Thursday, January 31, 2013
Thursday January 31, 2013
A Grand Junction Police Commander has died unexpectedly. 54 year old Greg Assenmacher passed away Tuesday night. Assenmacher had been with the police department since 1981, and was active with Crimestoppers, JUCO and the Western Slope Honor Flights.
No record of custody at the Mesa County Jail for Heather Jensen, a former Palisade woman arrested earlier this month in the deaths of her two sons in her SUV on the Grand Mesa in November. Heather Jensen was arrested in Florida on a warrant for Criminally Negligent Homicide and Child Abuse Resulting in Death. She waived extradition and is apparently being returned to Mesa County. Jensen's 2 and 4-year old sons died after being left in an SUV with the heater running for about an hour.
Grand Valley off-road vehicle users
are coming out in droves against a preferred BLM alternative Draft Resources Plan. The off-roaders say the plan would close access to 2,100 of 3,100 miles of road on BLM land locally. A group of multi-use supporters held a meeting yesterday ahead of a BLM open house in Grand Junction today from 4:30 to 7:30 at the Clarion Inn. They tell the Daily Sentinel The BLM's proposed plan is "an assault" locally on access to roads on public lands.
A 35 year old man arrested in Morrison last week has been indicted on three charges related to improvised explosive devices found at his home. A video made by an undercover ATF officer shows Richard Sandberg offering to trade the devises for drugs or money, and making threatening statements toward lawenforcement and specifically ATF.
Mesa County residents looking to get a Concealed Carry Permit will be able to apply for that only three days a week beginning next Monday. The Sheriff's Office, which handles the applications, says a significantly higher number of requests is slowing down the process. They say accepting the applications Tuesday, Wednesday and Thursday, will allow staff to process those in a timely manner.
Neighbors in an Aspen residential area say drivers are going too fast and they want a new speed limit. The city council is looking into a proposed 14 mile an hour limit. Signs alone would cost about $25,000.
Senate Bill 33, the so-called ASSET bill that would give in-state tuition to some students living in the country illegally is getting some support from Republicans who earlier said they would not support the measure. The Denver Post says Senator Greg Brophey of Wray has changed his stance. He says wishing people living in the state illegally would "just go home" doesn't make any sense. The bill has passed out of committee and is expected to pass out of the full senate.
One firearms bill has died in a state senate committee, two others are to be introduced soon. The bill defeated yesterday would have required business owners to allow concealed-carry weapons in their businesses or provide private security. A Republican senator is proposing a measure to allow school employees to carry concealed weapons, and another measure seeks to keep the state from having to enforce gun laws handed down from the Federal Government.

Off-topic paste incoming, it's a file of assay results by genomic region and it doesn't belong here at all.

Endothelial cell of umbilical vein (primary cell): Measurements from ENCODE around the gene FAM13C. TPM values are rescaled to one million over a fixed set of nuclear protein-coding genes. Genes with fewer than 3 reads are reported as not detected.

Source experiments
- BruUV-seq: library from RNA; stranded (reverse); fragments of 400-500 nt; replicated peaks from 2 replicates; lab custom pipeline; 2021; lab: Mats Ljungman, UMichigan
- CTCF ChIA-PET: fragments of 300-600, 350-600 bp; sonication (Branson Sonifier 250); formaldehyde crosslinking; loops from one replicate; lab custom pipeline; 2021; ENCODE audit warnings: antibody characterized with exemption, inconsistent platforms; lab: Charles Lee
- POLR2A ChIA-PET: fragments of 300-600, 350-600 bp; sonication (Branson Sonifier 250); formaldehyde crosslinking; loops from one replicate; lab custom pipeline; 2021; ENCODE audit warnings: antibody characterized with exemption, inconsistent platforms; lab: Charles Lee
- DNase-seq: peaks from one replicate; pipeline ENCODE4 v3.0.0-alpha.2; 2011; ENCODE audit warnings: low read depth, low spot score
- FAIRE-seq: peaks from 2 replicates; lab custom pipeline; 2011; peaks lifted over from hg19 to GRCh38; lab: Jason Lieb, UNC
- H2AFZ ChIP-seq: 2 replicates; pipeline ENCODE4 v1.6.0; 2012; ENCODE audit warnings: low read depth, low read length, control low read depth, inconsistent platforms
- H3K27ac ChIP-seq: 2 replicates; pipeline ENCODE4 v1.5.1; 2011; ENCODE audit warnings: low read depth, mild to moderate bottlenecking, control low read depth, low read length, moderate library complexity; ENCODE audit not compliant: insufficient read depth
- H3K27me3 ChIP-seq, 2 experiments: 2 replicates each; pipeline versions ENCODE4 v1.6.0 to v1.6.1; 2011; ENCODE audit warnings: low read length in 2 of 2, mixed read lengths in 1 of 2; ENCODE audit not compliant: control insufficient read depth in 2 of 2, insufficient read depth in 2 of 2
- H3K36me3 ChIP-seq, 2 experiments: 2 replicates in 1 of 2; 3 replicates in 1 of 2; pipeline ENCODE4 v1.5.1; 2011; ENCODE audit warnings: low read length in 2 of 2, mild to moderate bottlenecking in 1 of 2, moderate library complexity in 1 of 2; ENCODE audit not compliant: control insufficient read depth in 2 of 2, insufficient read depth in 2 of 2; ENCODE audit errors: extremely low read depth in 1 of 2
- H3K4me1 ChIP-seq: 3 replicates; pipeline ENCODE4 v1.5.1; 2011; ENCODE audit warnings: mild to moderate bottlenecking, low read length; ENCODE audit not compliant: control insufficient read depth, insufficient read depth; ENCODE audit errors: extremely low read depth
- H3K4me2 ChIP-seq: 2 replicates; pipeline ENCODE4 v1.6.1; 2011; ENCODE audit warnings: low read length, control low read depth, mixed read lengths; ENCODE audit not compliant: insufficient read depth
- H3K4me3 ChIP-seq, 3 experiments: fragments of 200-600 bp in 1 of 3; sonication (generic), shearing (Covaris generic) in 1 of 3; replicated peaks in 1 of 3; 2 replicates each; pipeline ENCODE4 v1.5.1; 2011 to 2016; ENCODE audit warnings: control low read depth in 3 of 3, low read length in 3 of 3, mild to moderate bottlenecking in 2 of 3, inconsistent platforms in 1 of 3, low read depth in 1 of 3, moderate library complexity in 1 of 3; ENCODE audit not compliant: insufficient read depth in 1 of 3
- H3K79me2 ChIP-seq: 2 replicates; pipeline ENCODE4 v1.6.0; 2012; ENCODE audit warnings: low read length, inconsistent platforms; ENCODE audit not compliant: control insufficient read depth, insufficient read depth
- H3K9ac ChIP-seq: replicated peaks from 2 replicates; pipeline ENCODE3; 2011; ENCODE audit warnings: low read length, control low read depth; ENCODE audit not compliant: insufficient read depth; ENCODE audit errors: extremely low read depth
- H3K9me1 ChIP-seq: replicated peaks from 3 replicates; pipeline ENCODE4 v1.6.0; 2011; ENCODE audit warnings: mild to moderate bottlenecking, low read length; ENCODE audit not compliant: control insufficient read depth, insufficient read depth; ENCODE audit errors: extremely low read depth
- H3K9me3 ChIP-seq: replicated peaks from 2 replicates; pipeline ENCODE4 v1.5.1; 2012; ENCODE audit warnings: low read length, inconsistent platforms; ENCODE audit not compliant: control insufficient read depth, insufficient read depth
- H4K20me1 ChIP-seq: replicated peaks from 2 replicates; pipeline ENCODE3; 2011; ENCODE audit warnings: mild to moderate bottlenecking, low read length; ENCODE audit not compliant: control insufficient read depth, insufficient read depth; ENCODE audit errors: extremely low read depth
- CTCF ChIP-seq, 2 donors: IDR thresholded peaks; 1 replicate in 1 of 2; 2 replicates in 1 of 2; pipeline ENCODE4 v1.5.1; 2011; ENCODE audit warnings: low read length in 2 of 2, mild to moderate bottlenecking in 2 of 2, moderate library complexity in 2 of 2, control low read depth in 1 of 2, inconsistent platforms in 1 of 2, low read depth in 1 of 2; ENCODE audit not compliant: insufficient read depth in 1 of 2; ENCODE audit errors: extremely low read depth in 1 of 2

A teenager is making news at CSU. 18 year old Crystal Vander Zanden is a 2nd year biochemistry doctorate student in Fort Collins. Vander Zanden started college at age 13 and is now working towards her doctorate developing effective pharmaceuticals and is even a teaching assistant for students older than her.
For a 3rd straight year, a bill to simplify the language on Colorado ballots has died in the state House. A 2011 Pew Center study showed Coloradans needed a doctorate level of reading comprehension to understand the state ballot. The bill had been supported by the Colorado County Clerk's Association, AARP and the Colorado Secretary of State.
The School District 51 Foundation making a significant donation to reading intervention classes in the district. The Foundation is donating 500 Nook simple touch e-readers preloaded with books to elementary schools in the district. The Foundation is committed to supporting literacy in district 51 and raised money last fall to pay for the Nooks.
The Colorado State Forest Service will resume slash pile burning on state lands as a preventive measure against wildfires. Governor Hickenlooper stopped the state burning last spring but says it will resume, with some modifications. Slash piles of forest debris will only be burned when there is 4 to 6 inches of snow on the ground and neighbors in the area will be alerted to the burns.